Every Day is Veterans’ Day

So, Sunday was Veterans’ Day.

On Saturday, I volunteered with a community dinner providing a Thanksgiving meal to any and all comers, free, as well as a clothing give away.  It was held outside, in front of Denver City Hall.  It is an annual event that has been held for many years now, to provide some relief to the area’s vulnerable populations.

You might ask, what does that have to do with Veterans Day?  Well, a few of the folks in the line mentioned they were veterans (maybe they were maybe they weren’t) and a bunch of them had various hats, jackets or other items with them indicating veteran status.

Of course, the dinner was no questions asked.  There could have been millionaires in that line, except that the weather sucked royally, and I doubt anyone who had much of any kind of choice was waiting in line for free food and used clothes in the middle of pouring rain, snow, moderate winds and near freezing temperatures.

I was lucky to have found a spot passing out food under a tent, and a few of the eating tables were under tents.  From where I was standing, I could see the line stretching down the block.  I didn’t count, but there must have been several hundred people in line, at least.  The people waiting in line (and at least one of them told us he had been waiting for half an hour just to get to the beginning of the food distribution) had to stand out.  Despite that, very few were using umbrellas.  I guess maybe the people in line didn’t have umbrellas.  They did, for the most part, have jackets, and a few even had bicycles with them.  Mostly it was adults, there were a few kids with their parents.  And a few young looking adults.  Mostly it seemed to be people who I would guess were 35 to 60, although it can be hard to tell sometimes when someone has been living on the street.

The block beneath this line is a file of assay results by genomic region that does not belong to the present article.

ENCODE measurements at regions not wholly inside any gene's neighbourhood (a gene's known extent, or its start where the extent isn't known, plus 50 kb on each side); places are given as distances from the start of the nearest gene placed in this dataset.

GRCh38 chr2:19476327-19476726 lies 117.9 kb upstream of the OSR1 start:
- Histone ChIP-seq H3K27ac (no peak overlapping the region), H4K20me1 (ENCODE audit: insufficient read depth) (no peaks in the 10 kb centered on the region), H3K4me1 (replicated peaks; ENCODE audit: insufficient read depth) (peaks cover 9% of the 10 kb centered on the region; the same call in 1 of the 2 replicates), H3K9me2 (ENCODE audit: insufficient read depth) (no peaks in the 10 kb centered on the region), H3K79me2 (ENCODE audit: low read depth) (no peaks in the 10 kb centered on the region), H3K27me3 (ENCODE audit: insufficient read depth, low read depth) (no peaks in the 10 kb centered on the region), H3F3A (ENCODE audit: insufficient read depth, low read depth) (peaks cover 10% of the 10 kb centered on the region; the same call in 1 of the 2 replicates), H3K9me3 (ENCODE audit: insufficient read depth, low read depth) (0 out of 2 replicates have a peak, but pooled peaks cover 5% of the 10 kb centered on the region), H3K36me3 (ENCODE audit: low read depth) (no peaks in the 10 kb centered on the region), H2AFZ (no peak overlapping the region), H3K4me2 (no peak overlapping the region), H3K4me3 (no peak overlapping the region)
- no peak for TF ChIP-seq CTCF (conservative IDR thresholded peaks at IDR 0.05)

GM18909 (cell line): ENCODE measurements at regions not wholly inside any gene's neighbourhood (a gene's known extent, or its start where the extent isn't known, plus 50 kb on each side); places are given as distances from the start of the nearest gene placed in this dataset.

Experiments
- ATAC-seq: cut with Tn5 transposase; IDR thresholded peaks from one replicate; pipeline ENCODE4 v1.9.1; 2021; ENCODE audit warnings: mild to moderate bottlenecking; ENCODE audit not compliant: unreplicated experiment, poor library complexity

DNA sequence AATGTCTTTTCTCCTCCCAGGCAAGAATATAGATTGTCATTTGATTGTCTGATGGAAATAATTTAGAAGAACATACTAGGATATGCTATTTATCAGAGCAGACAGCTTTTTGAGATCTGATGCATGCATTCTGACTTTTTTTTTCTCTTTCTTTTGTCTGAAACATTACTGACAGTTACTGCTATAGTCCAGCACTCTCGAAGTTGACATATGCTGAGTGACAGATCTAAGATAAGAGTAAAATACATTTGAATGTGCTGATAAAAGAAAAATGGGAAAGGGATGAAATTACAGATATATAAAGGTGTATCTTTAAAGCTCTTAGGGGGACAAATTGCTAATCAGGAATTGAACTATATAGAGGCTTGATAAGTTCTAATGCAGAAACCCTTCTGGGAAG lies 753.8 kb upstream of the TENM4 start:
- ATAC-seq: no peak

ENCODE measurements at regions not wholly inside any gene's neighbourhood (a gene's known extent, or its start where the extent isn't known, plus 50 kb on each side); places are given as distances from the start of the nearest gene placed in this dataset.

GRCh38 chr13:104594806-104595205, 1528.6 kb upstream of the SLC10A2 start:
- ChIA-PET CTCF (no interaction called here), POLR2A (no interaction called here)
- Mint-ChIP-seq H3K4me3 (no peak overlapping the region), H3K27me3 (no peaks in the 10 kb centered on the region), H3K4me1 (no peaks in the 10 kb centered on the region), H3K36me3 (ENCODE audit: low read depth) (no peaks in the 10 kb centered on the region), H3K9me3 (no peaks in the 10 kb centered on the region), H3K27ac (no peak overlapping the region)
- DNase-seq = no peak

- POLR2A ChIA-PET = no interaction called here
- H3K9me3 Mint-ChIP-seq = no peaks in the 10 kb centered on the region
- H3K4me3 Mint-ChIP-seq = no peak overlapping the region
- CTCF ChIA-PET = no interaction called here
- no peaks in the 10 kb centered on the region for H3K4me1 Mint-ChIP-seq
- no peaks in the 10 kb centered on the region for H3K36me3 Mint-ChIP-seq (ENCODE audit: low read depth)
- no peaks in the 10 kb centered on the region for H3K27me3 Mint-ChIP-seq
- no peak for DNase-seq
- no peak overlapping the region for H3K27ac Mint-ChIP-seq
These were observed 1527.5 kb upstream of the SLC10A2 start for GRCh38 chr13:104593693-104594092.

I was only there for part of the event, but the clothing pile diminished considerably in the time I was there.  I guess some folks really needed clothes.  There was one guy who was wrapped up in a blanket, no jacket, with plastic bags on his feet, I guess because he didn’t have shoes.  (As I was leaving, I did see someone leading him over to the clothing area.  I hope they could find him some shoes.)  He looked really old.  I kind of wondered why he was on his own.

I guess to me it is always a bit weird thinking that people who are down on their luck were once someone’s little baby.  That someone somewhere probably thought they would grow up to lead the World or some part of it.  Even when times are good, there are some people who struggle to support themselves and stay in the mainstream, wind up in pretty bad circumstances and need institutional assistance.  When times are bad, there are a lot of people who are used to taking care of themselves who suddenly find that they can’t provide the basics any more.

Having lived in a number of larger cities over the past twenty years, I’ve seen a fair amount of homelessness and disenfranchisement.  Some folks seem so far gone, it’s scary and hard to imagine how they would come back.  It’s almost like people in a hospital or a nursing home who are physically sick and you’re not sure are going to make it.

I think what is scarier is what I see around me now.  People who are present, who you know could work, you know want to support themselves and probably could.  But they can’t get a job.  Why?  That’s one of the great questions of the current “economic downturn” (Don’t say Recession or Depression!)  I’d love that question answered for myself.  Someone from Belgium just wrote an article about how they have hiring authority but they just do not hire mid-careers.  Thanks.